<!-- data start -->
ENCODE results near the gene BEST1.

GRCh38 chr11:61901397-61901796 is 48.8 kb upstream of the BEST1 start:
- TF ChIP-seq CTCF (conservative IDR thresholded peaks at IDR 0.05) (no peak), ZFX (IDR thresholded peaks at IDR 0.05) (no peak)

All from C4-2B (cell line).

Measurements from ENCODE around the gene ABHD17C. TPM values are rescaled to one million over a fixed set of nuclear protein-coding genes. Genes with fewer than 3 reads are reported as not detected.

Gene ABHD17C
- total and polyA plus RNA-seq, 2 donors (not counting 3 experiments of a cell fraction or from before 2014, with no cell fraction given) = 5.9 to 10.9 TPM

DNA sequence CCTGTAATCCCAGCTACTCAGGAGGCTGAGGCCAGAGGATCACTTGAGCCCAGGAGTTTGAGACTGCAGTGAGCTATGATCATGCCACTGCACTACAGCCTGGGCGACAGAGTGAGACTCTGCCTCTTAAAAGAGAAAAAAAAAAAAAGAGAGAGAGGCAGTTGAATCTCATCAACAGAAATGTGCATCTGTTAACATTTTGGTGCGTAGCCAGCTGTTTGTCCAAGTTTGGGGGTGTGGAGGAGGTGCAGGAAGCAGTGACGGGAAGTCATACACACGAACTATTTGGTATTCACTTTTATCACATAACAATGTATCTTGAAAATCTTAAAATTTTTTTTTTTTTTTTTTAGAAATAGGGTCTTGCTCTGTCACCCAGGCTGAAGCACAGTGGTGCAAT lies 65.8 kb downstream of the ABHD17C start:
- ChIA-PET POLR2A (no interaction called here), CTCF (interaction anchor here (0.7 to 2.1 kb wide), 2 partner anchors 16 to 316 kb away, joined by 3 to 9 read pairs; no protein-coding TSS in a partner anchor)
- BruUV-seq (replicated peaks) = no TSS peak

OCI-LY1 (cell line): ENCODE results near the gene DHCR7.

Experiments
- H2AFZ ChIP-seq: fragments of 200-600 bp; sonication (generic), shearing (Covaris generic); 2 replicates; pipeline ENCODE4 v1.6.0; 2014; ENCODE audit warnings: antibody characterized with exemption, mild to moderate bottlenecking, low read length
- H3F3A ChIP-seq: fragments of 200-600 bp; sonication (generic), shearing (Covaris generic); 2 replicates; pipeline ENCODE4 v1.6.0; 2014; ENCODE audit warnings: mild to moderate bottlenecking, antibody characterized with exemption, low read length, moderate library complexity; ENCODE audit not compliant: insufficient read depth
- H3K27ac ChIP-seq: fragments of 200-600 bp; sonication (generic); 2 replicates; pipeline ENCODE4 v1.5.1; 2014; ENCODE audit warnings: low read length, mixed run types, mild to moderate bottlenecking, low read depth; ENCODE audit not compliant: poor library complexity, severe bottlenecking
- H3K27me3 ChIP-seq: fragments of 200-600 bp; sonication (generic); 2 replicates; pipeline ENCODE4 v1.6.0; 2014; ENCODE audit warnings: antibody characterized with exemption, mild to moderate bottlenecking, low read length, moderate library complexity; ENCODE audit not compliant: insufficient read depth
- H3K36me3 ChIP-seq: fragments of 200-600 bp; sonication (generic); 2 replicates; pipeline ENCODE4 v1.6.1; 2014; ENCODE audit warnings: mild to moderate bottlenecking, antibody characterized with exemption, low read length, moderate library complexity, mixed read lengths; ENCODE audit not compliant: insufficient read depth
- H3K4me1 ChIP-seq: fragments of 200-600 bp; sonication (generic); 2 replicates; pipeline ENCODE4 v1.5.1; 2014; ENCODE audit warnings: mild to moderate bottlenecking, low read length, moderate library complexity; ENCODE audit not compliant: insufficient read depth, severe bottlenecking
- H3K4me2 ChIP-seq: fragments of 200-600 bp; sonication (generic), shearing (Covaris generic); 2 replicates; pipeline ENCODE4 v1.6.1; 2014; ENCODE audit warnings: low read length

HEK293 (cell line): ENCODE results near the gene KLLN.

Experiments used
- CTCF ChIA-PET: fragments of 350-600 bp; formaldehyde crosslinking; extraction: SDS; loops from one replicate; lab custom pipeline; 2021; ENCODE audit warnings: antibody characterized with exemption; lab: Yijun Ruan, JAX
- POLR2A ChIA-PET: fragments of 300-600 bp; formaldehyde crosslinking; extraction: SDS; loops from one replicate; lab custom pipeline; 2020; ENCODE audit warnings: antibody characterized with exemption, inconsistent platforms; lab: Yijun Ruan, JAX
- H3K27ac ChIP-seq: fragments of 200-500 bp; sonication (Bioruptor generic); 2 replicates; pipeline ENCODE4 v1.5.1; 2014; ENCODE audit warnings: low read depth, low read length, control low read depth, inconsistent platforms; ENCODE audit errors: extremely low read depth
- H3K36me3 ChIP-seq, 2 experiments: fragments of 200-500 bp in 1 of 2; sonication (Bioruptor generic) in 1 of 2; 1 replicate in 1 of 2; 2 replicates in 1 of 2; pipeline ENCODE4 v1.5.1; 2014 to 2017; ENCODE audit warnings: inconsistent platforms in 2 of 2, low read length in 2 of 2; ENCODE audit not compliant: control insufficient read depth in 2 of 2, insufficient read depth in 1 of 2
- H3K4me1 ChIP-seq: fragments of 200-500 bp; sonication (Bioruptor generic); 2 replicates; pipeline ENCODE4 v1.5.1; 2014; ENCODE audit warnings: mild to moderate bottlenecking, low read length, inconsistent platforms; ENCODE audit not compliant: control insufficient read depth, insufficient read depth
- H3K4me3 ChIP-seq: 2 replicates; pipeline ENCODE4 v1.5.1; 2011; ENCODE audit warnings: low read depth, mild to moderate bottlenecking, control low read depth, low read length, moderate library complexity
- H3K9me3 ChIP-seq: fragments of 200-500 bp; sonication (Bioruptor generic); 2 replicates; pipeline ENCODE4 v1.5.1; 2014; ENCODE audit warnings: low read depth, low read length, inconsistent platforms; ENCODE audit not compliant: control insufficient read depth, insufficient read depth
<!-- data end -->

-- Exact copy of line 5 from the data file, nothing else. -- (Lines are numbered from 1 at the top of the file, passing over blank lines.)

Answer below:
Measurements from ENCODE around the gene ABHD17C. TPM values are rescaled to one million over a fixed set of nuclear protein-coding genes. Genes with fewer than 3 reads are reported as not detected.